HMH offers better chance to keep hair during chemo – Elizabethtown News Enterprise
A concern facing some cancer patients undergoing chemotherapy treatments is whether or not they will lose their hair.
Hardin Memorial Health is hoping to alleviate some of that stress.
HMH recently announced it will be the first in Kentucky to offer the Paxman Scalp Cooling System with a little financial help through the Hardin Memorial Health Foundation.
The system uses what is called a cold cap to reduce scalp temperature immediately before, during and after a chemotherapy treatment. The cooling reduces the blood flow to hair follicles which helps to prevent or minimize hair loss.
Hardin Memorial Health Cancer Care Medical Director Dr. Adam Lye M.D. said the technology is an additional benefit HMH can offer patients who are facing an emotional cancer journey.
“Patients often ask me if they are going to lose their hair,” he said. “With the Paxman Scalp Cooling System, we can try to alleviate that stressor and allow the patients to focus on their treatment.”
Although it has been available in Europe for some time, the device only recently was approved by the U.S. Food and Drug Administration. Lye said HMH was at the top of the waiting list for the new technology.
“We were asking for it probably before other people knew what it was,’’ Lye said. “We were at the very forefront of it. So we got at the top of the list.”
Hardin Memorial Health put their cooling cap system into service July 11.
The Paxman Scalp Cooler is available in two models to allow either one patient to be treated or two patients to be independently treated at the same time. HMH has the model for two patients. The system also offers many benefits for use in hospitals, small chemotherapy suites and private beds.
Breast cancer patient Jamie Owen of Elizabethtown was the first person to use the new device at HMH’s Cancer Care Center. Owen, a mother of two young children, was diagnosed April 20 and began chemotherapy May 3.
“When I received my diagnosis, my immediate concern was, and still is to stay alive,” Owen said. “But I was concerned that losing my hair would scare my kids.”
Owen said Lye mentioned the clinic was obtaining a cold cap system in July and explained to her “that basically, it is an extremely cold cap that freezes the hair follicles while you are getting the chemo because the chemo is what makes your hair fall out,” she said.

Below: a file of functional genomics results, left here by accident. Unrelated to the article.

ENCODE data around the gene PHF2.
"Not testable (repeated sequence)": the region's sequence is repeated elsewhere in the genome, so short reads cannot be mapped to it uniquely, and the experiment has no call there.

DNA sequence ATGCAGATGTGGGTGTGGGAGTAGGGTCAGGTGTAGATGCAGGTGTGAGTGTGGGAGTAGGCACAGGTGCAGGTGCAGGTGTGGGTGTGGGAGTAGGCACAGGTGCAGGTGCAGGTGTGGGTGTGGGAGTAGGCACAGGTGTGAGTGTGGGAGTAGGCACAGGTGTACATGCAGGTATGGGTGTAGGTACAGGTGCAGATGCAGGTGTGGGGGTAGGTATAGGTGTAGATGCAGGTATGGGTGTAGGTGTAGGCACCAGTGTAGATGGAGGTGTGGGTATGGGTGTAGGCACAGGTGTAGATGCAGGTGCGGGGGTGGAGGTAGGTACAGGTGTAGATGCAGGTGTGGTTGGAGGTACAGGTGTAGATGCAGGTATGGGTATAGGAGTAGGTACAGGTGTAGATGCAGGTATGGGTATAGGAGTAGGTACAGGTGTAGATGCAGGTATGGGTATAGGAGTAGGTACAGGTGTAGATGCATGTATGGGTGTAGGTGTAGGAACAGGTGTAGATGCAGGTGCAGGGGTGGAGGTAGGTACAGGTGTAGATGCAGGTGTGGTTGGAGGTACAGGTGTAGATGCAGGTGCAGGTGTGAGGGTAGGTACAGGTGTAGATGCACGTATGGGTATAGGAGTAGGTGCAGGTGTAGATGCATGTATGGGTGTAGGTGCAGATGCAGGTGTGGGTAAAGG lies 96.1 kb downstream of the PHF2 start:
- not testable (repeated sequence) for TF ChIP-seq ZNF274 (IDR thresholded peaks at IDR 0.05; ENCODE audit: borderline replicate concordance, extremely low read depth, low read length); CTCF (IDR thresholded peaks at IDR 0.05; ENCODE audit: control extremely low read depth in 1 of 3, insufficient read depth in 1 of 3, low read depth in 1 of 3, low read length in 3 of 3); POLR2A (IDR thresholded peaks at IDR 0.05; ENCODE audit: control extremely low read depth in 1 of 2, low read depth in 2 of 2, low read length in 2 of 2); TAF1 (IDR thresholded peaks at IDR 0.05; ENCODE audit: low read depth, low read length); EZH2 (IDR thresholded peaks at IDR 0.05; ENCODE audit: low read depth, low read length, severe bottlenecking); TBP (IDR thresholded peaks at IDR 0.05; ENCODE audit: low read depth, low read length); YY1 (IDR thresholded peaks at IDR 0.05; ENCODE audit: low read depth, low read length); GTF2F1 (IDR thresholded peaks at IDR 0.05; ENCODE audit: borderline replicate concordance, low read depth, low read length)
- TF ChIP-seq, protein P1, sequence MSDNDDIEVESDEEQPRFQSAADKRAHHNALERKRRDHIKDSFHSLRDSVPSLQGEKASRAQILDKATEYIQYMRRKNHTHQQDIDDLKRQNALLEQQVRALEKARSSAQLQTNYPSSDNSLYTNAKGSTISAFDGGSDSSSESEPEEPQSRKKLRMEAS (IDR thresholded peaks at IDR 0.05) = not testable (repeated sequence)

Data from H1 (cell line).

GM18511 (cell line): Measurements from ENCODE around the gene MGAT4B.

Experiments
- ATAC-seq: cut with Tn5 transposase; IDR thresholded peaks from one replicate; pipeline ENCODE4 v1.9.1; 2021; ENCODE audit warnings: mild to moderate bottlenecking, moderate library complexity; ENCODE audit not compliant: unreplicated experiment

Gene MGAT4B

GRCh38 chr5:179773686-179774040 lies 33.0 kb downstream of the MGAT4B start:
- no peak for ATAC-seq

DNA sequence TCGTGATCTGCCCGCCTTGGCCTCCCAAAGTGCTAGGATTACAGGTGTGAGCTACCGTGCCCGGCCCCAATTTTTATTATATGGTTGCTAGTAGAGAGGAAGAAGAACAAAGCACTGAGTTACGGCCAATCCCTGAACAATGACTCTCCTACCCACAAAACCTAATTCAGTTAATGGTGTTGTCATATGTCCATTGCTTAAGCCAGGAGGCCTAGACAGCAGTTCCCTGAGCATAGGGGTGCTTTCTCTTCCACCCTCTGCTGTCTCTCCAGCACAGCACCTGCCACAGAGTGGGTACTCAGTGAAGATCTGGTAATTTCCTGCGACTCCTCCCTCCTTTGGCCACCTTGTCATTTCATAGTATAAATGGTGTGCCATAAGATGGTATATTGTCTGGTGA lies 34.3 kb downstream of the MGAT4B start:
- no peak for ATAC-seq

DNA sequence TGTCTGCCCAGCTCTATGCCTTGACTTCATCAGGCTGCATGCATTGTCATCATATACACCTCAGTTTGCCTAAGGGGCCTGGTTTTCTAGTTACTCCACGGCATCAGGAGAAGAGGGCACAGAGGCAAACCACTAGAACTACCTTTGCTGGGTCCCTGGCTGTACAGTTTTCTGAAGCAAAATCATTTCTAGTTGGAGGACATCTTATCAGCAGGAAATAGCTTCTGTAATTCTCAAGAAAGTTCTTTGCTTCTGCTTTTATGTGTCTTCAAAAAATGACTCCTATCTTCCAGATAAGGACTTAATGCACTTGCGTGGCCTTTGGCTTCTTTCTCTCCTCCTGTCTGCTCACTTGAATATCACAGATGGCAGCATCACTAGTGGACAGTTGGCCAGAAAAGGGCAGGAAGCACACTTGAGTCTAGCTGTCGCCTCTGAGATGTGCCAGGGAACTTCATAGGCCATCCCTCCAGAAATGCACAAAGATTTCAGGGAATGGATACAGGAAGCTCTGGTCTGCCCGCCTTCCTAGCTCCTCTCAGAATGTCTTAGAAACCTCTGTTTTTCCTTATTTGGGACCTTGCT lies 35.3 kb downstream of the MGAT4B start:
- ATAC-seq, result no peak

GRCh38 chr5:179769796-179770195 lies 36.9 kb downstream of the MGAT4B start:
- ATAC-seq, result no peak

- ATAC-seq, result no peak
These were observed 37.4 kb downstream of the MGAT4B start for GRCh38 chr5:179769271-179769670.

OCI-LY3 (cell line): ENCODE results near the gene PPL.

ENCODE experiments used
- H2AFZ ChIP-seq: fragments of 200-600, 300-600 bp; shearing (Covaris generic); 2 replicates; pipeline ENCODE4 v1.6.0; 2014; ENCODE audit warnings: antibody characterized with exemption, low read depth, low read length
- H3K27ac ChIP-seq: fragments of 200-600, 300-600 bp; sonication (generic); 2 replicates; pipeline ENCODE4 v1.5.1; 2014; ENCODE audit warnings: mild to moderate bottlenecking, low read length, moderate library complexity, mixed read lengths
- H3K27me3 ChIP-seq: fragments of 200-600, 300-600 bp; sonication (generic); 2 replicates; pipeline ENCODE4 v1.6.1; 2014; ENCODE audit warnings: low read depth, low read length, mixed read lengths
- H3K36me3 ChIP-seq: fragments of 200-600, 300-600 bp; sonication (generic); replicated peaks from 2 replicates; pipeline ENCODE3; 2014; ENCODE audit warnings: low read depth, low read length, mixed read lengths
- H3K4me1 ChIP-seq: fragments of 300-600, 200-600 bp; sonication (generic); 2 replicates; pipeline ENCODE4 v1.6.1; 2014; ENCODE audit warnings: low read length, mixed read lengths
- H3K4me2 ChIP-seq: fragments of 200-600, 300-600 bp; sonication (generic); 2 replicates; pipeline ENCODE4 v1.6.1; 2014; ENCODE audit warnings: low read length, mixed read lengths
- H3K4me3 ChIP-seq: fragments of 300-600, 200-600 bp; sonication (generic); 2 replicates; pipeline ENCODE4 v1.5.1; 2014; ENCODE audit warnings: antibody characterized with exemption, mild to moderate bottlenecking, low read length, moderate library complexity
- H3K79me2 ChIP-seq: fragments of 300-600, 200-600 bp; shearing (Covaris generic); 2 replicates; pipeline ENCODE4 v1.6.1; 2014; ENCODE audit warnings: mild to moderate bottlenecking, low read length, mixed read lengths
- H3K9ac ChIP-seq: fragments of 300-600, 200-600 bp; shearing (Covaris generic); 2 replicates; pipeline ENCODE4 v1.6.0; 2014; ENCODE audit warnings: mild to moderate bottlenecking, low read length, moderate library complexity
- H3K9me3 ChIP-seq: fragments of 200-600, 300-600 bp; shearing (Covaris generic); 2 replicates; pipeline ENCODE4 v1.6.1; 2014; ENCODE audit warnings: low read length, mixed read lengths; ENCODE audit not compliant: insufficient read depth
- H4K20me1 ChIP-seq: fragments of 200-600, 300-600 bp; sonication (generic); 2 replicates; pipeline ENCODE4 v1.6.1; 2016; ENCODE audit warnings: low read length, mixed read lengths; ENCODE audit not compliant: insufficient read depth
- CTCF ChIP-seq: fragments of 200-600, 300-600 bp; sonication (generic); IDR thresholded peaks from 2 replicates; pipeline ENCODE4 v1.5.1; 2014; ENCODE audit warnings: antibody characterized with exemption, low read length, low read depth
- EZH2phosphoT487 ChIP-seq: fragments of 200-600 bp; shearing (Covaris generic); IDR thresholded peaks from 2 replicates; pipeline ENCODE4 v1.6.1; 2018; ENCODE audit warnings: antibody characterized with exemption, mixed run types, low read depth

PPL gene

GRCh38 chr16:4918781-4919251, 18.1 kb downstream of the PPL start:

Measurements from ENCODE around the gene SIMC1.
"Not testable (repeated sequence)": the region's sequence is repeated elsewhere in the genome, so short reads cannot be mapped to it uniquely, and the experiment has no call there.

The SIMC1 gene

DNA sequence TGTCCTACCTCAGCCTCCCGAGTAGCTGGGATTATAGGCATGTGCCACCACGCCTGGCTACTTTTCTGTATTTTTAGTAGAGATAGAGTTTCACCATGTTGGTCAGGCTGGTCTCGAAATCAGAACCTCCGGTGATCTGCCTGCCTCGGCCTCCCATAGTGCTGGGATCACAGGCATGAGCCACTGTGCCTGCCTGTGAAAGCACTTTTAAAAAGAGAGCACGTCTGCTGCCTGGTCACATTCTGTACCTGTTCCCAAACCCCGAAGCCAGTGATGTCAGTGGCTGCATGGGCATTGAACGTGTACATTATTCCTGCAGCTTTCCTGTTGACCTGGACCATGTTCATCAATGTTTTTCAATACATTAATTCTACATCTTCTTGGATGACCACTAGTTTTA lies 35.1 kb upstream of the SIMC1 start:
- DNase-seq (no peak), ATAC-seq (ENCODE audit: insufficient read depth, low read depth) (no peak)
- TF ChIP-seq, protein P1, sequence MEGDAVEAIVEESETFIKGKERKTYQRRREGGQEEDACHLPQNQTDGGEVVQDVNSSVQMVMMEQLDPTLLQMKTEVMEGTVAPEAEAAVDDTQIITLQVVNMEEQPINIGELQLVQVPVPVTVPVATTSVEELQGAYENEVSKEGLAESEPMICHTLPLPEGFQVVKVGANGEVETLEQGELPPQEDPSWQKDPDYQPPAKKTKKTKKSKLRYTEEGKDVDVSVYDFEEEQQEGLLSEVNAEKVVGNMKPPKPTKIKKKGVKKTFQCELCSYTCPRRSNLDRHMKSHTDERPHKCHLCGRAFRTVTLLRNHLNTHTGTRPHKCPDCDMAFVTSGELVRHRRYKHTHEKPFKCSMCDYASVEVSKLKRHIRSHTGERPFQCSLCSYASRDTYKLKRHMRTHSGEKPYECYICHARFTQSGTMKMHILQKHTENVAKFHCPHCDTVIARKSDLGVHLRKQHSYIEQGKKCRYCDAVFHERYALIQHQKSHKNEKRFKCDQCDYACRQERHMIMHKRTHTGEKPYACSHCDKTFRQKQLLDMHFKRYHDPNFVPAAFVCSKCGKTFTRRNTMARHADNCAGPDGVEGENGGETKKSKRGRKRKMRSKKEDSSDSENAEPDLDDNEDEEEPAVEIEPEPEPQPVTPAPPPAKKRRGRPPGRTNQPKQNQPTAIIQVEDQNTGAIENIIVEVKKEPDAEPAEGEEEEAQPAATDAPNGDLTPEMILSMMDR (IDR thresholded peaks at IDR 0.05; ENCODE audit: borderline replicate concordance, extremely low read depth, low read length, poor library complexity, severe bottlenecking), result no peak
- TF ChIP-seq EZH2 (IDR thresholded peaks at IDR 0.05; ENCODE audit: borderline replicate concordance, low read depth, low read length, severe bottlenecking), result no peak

Because the new device was not arriving at HMH until July, Owen said she went ahead and used alternative cold cap methods, such as rentals through Arctic Cold Caps. With this method, Owen said she had to change caps every 15 to 20 minutes, start the treatment 45 minutes ahead of chemotherapy and continue the cold cap therapy for at least four hours after the infusion came to an end.
“Eight caps were constantly being rotated,” she said. “It was very miserable. Very tiresome.”
When the cancer care center received the Paxman Scalp Cooling System in July, Owen returned her rented caps and made the switch.
She had to purchase her own cap for the system, which is form fitting to her head. During the treatments, the cap maintains a temperature of 32 degrees.
“With this, I was able to go to sleep for like an hour-and-a-half, which I have never been able to do for any of the chemo treatment,” she said. And, unlike the other, Owen said she only needed to stay and use the cooling cap an extra 90 minutes after her chemo treatment. She still does, however, have to wear it up to 45 minutes before the treatment.
There also are strict guidelines on what Owen can do with her hair during the treatments. She said she only is allowed to wash her hair one to two times a week with a mild shampoo; she cannot comb it and she cannot use heated products, such as straighteners or hair dryers.
Despite the guidelines, Owen said she definitely would recommend using the cooling caps to others going through the same situation as her.
“If you have to deal with cancer anyway, this is just one step of making it a little easier, a little more tolerable, being able to keep your life as normal as possible,” she said. “I am grateful to have this technology available close to home. The cooling caps are such a blessing for me and my family.”
And, with only two more chemotherapy treatments scheduled, Owen’s prognosis is looking good. She said one of the masses is completely gone, while the other mass has shrunk from the size of a golf ball down to a pencil eraser.
Owen said the whole process was made easier through ample support from her family and the community.
Lye said taking care of the whole patient is critically important.
“We know when we also take care of patients’ emotional and spiritual needs, it helps to optimize healing,” he said.
Hardin Memorial Health Foundation Chairman Joe Prather expressed his gratitude to donors who made the cooling cap system possible.
“This is exactly the kind of breakthrough investment we want to make,” Prather said. “HMH already provides high quality cancer care and our Foundation helps HMH take that care to the next level.”